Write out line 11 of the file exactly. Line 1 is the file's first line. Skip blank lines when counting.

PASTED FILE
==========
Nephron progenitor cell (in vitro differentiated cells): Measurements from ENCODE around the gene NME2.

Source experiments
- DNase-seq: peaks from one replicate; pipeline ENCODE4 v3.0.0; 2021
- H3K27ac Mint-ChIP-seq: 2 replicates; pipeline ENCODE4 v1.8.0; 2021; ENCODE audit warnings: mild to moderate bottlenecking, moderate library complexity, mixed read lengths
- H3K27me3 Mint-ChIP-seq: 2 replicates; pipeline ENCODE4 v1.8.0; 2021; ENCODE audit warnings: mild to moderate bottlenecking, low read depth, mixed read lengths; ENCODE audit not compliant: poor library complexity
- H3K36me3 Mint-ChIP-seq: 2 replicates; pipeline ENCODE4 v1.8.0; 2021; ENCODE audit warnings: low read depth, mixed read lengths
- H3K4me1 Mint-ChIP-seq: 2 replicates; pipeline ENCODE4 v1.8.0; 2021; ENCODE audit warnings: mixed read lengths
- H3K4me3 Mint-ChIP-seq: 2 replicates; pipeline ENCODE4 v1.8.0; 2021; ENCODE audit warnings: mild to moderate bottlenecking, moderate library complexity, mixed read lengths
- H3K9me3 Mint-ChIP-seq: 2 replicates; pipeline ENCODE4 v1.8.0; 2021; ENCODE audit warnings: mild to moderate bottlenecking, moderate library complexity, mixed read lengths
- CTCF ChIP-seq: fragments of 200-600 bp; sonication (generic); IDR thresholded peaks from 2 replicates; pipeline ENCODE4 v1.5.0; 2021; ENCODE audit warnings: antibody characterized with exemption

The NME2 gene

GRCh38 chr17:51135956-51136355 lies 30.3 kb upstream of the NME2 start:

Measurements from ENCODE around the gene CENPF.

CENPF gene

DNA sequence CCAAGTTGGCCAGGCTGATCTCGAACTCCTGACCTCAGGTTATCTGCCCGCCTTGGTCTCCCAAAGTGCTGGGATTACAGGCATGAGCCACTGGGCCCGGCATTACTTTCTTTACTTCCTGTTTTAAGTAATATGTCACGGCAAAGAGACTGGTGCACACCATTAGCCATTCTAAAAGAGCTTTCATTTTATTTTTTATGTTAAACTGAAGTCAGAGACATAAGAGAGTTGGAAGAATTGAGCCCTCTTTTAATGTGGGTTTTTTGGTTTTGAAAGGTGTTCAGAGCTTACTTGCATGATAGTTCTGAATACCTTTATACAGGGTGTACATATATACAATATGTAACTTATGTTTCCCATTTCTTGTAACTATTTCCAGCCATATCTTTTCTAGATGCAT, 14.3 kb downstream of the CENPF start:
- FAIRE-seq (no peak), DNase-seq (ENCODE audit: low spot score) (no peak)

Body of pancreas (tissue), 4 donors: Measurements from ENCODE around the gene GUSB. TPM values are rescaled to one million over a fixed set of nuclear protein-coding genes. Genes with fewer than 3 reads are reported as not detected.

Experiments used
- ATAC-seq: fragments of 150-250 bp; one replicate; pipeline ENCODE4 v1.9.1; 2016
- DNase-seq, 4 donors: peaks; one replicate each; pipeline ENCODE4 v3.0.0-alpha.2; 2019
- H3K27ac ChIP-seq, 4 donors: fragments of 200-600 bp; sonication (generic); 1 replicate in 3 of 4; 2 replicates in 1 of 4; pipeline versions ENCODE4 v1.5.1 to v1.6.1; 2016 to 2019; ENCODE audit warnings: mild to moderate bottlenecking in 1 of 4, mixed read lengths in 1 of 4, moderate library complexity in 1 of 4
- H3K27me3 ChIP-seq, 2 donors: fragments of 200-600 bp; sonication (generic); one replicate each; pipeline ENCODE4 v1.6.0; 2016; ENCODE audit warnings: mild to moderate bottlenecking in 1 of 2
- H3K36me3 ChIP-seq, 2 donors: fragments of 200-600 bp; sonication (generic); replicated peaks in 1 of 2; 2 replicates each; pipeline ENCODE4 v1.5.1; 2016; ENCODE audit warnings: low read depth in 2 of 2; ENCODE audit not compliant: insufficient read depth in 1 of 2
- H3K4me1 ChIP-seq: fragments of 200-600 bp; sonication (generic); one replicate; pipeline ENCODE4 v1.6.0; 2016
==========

The NME2 gene